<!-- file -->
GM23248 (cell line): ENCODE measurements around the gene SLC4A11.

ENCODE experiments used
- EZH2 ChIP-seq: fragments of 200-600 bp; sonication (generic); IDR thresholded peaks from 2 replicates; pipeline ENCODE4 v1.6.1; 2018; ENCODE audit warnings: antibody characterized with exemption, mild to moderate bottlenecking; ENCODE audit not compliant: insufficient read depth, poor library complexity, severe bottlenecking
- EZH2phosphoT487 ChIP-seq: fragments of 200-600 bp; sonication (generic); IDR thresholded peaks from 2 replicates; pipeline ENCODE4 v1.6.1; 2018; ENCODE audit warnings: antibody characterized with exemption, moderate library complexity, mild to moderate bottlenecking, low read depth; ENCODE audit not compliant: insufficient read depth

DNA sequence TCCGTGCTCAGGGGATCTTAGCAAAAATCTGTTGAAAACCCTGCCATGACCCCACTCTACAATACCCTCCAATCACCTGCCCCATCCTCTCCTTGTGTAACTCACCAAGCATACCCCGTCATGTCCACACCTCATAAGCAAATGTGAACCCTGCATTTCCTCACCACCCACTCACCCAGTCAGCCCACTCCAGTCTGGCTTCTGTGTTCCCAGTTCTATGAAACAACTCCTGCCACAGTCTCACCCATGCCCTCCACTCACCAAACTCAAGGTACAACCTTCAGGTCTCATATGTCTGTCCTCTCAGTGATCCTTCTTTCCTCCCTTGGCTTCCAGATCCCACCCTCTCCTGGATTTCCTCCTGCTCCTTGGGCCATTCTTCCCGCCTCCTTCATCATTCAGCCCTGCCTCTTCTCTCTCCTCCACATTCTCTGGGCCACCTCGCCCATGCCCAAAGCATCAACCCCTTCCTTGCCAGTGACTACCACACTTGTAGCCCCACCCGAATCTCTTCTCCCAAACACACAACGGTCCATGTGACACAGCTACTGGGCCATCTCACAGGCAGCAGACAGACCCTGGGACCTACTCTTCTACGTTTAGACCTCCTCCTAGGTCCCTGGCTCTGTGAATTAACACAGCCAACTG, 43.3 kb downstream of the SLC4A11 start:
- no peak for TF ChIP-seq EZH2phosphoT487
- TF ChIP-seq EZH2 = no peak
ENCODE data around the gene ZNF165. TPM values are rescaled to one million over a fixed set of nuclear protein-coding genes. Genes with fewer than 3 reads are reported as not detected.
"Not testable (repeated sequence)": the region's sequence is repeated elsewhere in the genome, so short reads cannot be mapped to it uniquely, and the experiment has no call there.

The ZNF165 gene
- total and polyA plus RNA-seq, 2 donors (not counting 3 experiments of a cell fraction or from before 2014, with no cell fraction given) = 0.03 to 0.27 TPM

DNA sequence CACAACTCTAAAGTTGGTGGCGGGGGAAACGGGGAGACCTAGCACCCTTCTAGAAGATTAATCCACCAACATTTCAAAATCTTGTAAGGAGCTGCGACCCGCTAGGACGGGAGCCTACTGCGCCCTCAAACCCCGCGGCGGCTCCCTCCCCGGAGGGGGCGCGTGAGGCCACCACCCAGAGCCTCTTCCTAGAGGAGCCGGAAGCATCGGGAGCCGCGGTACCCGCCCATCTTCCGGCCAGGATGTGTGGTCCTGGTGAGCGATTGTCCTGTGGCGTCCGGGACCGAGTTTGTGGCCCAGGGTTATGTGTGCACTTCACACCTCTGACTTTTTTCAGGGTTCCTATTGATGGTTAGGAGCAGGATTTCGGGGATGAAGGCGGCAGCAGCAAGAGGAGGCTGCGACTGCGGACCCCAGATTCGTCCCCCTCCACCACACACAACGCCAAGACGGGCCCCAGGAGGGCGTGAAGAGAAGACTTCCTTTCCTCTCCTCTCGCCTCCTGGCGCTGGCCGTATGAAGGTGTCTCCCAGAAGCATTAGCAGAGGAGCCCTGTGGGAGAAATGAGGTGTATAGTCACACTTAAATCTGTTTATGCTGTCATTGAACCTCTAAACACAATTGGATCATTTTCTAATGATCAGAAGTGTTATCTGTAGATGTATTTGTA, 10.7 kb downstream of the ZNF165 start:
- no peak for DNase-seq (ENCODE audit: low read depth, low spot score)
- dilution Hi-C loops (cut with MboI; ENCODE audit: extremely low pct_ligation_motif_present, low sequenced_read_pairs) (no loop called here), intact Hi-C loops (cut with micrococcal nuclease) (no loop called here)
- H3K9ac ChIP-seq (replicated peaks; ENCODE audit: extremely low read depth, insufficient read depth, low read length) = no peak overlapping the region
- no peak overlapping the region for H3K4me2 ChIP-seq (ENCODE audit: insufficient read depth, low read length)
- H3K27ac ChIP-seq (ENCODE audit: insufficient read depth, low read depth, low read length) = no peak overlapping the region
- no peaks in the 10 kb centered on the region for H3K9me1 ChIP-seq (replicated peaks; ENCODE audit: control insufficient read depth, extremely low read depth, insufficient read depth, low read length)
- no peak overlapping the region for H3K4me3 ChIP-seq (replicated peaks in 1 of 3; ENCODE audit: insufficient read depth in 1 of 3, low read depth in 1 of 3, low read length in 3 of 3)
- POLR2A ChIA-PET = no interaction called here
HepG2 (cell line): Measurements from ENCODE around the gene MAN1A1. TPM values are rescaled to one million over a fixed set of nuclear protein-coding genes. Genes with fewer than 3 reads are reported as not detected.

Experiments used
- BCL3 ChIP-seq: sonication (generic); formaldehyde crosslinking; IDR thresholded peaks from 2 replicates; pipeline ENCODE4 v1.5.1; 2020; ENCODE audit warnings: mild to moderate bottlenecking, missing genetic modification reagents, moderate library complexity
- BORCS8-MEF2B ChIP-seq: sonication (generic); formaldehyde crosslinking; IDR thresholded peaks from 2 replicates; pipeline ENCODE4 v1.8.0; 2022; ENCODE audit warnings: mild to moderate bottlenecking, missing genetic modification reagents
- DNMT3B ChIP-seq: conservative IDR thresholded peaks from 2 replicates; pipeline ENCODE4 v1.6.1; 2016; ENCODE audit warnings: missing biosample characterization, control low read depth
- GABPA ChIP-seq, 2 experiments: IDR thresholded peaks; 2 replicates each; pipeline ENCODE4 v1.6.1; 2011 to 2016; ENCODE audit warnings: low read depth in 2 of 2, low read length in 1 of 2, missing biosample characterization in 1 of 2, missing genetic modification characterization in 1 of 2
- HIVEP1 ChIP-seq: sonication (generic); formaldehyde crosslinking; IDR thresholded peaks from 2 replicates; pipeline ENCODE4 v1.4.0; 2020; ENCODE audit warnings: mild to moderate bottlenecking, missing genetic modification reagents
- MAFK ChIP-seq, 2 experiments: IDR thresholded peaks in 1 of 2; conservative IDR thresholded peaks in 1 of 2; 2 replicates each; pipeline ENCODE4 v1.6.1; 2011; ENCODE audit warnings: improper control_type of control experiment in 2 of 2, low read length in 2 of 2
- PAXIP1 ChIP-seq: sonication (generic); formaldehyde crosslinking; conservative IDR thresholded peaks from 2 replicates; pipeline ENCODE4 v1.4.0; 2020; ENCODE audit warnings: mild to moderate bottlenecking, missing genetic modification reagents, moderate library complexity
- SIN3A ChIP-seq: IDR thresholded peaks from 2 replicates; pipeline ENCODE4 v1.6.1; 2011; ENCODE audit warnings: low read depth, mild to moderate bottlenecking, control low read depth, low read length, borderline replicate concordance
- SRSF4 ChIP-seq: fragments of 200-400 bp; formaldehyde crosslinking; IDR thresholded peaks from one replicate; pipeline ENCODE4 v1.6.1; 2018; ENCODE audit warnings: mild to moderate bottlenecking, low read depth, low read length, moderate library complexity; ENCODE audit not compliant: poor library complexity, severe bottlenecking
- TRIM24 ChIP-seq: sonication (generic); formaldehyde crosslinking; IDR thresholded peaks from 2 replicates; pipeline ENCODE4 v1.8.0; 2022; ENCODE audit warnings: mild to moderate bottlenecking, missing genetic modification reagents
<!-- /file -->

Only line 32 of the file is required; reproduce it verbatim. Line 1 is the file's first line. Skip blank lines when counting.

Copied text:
- TRIM24 ChIP-seq: sonication (generic); formaldehyde crosslinking; IDR thresholded peaks from 2 replicates; pipeline ENCODE4 v1.8.0; 2022; ENCODE audit warnings: mild to moderate bottlenecking, missing genetic modification reagents